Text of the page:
Because of the cut down prices of copper on Monday stamped as a sign of a slower global economy in which many are asking about what is the future demand for the industrial metal. It was being lowered down two percent as well as the palladium and silver. These three metals are used in a huge number of consumer products from automobiles to consumer electronics and construction materials. It was reported that in the past few days the driving of the economic worries which includes the slowdown in U.S job creation and an increase in China’s inflation rate.
The U.S Labor Department reported Friday that employers added just 120,000 jobs in March, about half the pace from December through February. That renewed concerns about the pace of U.S. economic growth. Consumer prices in China rose 3.6 percent from a year ago but remained below the government’s 4 percent target for the year. Investors speculated that the government may not cut the ratio of funds that banks must hold as reserves, which would free up money for lending, R.J. O’Brien senior commodities broker Phil Streible said. That could hurt demand for copper in the world’s second-largest economy, which is a huge importer of raw materials.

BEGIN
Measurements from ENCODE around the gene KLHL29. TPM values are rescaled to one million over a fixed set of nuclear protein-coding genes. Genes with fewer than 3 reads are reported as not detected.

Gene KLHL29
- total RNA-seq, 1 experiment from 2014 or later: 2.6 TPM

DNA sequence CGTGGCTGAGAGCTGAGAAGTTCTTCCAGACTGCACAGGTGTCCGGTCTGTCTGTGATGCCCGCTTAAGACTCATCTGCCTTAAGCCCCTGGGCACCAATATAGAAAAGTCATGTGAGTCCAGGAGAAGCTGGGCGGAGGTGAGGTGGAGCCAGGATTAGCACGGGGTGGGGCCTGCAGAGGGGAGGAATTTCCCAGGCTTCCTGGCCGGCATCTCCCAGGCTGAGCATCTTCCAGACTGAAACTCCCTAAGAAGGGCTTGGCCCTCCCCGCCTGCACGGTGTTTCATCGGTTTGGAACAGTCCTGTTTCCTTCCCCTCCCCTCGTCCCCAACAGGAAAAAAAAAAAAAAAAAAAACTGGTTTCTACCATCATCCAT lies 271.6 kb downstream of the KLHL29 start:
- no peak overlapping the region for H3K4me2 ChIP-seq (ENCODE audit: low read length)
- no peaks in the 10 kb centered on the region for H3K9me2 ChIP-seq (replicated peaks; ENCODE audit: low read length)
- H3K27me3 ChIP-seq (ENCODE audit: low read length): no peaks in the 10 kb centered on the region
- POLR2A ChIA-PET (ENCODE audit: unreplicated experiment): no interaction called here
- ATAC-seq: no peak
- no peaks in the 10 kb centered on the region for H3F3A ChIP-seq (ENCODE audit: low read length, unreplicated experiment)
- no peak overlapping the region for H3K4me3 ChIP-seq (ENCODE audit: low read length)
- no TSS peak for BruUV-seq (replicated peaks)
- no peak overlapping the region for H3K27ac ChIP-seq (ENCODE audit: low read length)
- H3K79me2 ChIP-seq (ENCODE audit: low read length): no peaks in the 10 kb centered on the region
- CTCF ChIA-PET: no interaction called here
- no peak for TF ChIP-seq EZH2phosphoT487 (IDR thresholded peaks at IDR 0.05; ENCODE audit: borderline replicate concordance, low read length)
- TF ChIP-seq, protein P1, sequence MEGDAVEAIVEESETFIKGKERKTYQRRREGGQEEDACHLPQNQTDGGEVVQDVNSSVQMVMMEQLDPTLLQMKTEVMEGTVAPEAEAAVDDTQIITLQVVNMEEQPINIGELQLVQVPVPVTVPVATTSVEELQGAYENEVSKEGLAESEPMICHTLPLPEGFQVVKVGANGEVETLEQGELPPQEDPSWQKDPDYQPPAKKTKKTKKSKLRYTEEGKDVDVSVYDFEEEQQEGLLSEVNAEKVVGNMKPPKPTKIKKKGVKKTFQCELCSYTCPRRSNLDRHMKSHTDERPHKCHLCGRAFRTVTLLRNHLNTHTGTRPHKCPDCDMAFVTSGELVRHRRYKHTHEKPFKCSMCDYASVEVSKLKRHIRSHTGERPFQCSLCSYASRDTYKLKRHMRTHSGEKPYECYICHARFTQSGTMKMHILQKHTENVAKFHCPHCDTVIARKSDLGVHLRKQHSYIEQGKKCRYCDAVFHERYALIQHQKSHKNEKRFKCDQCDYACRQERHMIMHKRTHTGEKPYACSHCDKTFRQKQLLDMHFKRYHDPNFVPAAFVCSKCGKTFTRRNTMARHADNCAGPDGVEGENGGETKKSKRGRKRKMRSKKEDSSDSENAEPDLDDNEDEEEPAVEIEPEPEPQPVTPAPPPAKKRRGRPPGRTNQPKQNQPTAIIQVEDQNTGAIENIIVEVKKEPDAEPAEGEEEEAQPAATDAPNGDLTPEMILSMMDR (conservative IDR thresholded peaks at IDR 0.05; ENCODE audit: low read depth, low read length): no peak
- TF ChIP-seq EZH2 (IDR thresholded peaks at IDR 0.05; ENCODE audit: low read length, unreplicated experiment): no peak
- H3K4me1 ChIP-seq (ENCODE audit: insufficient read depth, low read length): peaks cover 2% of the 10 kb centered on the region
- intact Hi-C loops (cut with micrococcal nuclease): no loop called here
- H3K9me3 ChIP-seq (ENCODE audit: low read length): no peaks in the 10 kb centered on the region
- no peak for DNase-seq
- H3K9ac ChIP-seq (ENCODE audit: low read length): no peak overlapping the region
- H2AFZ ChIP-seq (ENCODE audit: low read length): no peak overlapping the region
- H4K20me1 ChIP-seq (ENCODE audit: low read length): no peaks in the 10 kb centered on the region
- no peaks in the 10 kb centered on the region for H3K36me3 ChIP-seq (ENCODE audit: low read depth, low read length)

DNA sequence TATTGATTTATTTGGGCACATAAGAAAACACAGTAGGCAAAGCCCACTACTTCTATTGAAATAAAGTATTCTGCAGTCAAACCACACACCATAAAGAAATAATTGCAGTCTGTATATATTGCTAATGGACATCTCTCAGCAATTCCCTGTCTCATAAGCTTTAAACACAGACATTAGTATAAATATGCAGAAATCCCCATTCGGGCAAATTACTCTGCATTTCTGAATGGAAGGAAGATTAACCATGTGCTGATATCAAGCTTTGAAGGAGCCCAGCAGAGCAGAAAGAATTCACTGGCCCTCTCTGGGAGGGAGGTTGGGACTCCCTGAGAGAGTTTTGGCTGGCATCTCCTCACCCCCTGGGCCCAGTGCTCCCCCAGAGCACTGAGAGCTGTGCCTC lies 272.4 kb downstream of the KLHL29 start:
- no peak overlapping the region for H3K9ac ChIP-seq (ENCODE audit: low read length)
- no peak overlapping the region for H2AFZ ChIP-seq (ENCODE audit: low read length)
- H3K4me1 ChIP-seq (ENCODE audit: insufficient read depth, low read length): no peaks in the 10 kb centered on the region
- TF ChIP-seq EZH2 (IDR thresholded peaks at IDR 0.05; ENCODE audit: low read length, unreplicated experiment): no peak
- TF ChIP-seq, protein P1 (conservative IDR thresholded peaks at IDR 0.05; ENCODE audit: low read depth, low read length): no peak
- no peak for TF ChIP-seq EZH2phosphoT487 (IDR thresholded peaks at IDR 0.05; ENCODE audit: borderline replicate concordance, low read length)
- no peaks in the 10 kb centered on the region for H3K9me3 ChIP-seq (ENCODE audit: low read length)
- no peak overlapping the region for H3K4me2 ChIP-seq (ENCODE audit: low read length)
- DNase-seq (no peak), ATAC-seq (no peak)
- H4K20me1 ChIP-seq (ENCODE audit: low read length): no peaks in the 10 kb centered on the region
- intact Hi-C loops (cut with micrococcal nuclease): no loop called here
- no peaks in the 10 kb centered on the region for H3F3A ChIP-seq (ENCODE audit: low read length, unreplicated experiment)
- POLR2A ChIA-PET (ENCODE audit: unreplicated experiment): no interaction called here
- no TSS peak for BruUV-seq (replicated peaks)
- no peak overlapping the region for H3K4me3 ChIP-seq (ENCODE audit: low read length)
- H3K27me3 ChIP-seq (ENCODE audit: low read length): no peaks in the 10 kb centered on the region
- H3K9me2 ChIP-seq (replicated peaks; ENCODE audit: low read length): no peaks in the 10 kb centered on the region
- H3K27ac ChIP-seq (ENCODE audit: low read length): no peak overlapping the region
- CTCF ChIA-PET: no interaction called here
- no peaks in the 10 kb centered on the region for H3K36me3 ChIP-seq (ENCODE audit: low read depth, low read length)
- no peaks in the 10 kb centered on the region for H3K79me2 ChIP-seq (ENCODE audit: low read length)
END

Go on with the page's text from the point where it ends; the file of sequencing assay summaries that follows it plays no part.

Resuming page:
Copper for May delivery fell 7.55 cents to end at $3.72 per pound, June palladium decreased $1 to $643.80 per ounce and May silver ended down 20.6 cents at $31.524 per ounce. July platinum ended up $10.60 to $1,618.20 an ounce.
The economic worries benefited gold, which is considered a relatively stable asset that investors tend to buy when they’re nervous about the economy. June gold increased $13.80 to finish at $1,643.90 an ounce. Wheat rose 4.5 cents to finish at $6.43 per bushel, corn fell 9.25 cents to $6.49 per bushel and soybeans declined 3 cents to $14.31 per bushel in May agricultural contracts. Benchmark crude fell 85 cents to end at $102.46 per barrel on the New York Mercantile Exchange. Gasoline futures declined 4.38 cents to finish at $3.2967 per gallon, heating oil dropped 2.33 cents to $3.1459 per gallon and natural gas rose 1.8 cents to $2.107 per 1,000 cubic feet.